Who Do I Sue For A Car Crash Case?

A client asked me the other day: “Do we sue the other driver or do we sue the insurance company?” It depends on who has insurance. Below are some scenarios:

Both Drivers Have Insurance

If both drivers have insurance we sue the at fault driver. We do not sue his or her insurance company. When you buy insurance the agreement you make with the carrier is that they will defend you. What this means is that we sue the individual driver and then the insurance company takes over the defense. It is rare to sue the other persons insurance. That is usually reserved for bad faith litigation.

The Other Driver Does Not Have Enough Insurance

If the other driver has a policy that does not cover your damages it makes sense to sue your own carrier for underinsured motorist benefits. For example, if the damages are $100,000.00 but the other side only has a Kentucky minimum $25,000.00 policy you can then set up a claim with your carrier to make up the difference. This assumes you bought underinsured motorist coverage.

The Other Driver Has No Insurance

If the other driver has no insurance you need to sue your own insurance company for uninsured motorist benefits. This is different than underinsured motorist benefits. This portion of your policy that kicks in when there is zero coverage on the other side. You could also sue the at fault driver, but squeezing blood out of a rock is a fools endeavor. What happens in this situation is your carrier steps in the shoes of the at fault carrier and pays. The carrier then determines if they want to sue the uninsured driver.

In sum, you sue the other person and sometimes you sue your own insurance if the other side has insufficient coverage or no coverage at all. Your next question is: Well doesn’t that alter my insurance rates if I’m making a claim with my own carrier? There is a specific Kentucky statute that says if you are not at fault nor contributorily negligent (a percent at fault) your carrier is not entitled to raise your rates.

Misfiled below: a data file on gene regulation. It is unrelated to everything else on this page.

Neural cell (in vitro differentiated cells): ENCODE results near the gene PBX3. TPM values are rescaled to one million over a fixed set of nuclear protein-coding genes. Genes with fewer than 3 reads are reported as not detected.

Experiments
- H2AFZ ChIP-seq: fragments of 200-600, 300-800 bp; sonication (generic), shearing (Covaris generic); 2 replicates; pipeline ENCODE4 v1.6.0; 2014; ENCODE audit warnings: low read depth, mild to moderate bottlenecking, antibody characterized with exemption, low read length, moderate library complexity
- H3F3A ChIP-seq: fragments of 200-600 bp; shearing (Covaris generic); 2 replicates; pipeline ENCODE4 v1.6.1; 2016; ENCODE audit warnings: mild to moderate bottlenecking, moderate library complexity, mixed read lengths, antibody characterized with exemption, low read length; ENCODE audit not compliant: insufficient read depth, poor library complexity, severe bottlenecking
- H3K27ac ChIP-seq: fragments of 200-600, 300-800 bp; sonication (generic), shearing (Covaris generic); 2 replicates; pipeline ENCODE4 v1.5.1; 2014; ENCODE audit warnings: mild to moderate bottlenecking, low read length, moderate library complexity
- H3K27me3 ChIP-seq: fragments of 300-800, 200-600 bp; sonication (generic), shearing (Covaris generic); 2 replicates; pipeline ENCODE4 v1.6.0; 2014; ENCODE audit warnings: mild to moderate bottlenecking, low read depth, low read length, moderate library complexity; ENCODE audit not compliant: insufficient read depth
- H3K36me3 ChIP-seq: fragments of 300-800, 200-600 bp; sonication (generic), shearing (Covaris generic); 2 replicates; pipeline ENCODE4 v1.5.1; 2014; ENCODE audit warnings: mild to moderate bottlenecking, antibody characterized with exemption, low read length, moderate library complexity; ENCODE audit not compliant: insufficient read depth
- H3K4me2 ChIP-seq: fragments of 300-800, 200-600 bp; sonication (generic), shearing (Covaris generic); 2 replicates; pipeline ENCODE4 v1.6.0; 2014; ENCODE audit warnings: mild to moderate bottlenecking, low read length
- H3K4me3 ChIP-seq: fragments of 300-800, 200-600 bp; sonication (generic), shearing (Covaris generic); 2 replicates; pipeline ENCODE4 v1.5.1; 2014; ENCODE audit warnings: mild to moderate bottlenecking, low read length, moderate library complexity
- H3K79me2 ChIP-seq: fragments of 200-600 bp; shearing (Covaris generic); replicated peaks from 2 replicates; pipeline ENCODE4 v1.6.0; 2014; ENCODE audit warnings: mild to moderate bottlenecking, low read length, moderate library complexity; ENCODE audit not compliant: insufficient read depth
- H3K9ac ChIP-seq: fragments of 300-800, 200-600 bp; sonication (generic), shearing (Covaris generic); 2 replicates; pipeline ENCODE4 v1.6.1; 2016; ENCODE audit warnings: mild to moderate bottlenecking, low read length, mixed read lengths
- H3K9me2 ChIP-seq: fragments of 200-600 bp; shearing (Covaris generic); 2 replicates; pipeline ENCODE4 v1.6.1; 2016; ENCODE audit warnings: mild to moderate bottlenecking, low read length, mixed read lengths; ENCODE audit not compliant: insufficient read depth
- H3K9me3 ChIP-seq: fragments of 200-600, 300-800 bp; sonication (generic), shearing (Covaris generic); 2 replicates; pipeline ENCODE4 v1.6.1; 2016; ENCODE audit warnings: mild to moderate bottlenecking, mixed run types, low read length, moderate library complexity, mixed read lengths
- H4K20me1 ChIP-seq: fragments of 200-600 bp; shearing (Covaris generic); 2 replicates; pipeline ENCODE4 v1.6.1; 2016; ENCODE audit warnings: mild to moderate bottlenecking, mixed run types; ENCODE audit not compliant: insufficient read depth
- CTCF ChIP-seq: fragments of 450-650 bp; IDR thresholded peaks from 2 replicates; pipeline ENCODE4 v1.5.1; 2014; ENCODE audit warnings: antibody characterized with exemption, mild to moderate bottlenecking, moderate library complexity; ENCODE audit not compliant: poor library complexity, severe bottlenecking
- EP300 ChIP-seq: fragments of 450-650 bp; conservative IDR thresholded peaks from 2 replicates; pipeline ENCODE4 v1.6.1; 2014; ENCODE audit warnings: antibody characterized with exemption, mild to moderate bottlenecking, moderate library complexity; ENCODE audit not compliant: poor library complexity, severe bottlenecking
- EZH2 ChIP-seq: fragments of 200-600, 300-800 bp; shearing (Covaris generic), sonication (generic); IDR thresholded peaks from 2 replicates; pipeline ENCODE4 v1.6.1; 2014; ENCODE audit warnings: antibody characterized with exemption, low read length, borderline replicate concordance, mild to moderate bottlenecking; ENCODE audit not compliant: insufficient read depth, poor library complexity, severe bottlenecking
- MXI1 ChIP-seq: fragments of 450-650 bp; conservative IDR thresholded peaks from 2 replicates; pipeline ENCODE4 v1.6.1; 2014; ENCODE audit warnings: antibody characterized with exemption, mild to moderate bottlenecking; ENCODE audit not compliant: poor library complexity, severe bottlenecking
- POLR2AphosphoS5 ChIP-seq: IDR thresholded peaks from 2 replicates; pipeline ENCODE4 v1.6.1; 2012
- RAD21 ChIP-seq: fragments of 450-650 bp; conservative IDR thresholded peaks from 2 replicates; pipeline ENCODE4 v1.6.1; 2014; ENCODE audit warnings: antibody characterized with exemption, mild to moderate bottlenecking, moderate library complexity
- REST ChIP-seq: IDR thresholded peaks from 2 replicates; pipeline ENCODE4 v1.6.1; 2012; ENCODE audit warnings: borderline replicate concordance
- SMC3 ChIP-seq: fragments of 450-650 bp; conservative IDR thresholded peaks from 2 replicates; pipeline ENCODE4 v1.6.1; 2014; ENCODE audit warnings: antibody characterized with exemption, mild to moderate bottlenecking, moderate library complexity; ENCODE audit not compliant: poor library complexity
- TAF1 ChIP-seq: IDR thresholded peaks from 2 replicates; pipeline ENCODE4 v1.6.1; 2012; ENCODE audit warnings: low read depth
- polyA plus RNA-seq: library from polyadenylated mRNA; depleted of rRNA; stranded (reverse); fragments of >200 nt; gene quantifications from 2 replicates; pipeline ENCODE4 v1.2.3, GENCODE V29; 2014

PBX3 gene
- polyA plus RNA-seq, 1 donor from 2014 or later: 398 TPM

Here is a good link to a breakdown of negligence in Kentucky from FindLaw.com: https://www.findlaw.com/state/kentucky-law/kentucky-negligence-laws.html#:~:text=Kentucky%20is%20a%20pure%20comparative,fault%20for%20the%20accident%2Finjuries.&text=Kentucky%20Revised%20Statutes%20%C2%A7%20189.125,is%20statutorily%20not%20contributory%20negligence.

As in all legal scenarios there are exceptions to the information above. And in most cases we don’t need to sue the other driver to reach a settlement or resolution with their insurance carrier. You have two years from the date of the car crash to file a lawsuit on a Kentucky car crash case. The majority of cases the injured person is finished with treatment within that timeframe. The lawyer then sends a demand.

Here is a good link describing how long that process takes: https://louisville-injury-lawyer.com/faq/how-long-will-my-case-take/

Consultations are always free at Dettman Law so feel free to email bdettman@dettmanlawgroup.com with any follow up questions. – Brian Dettman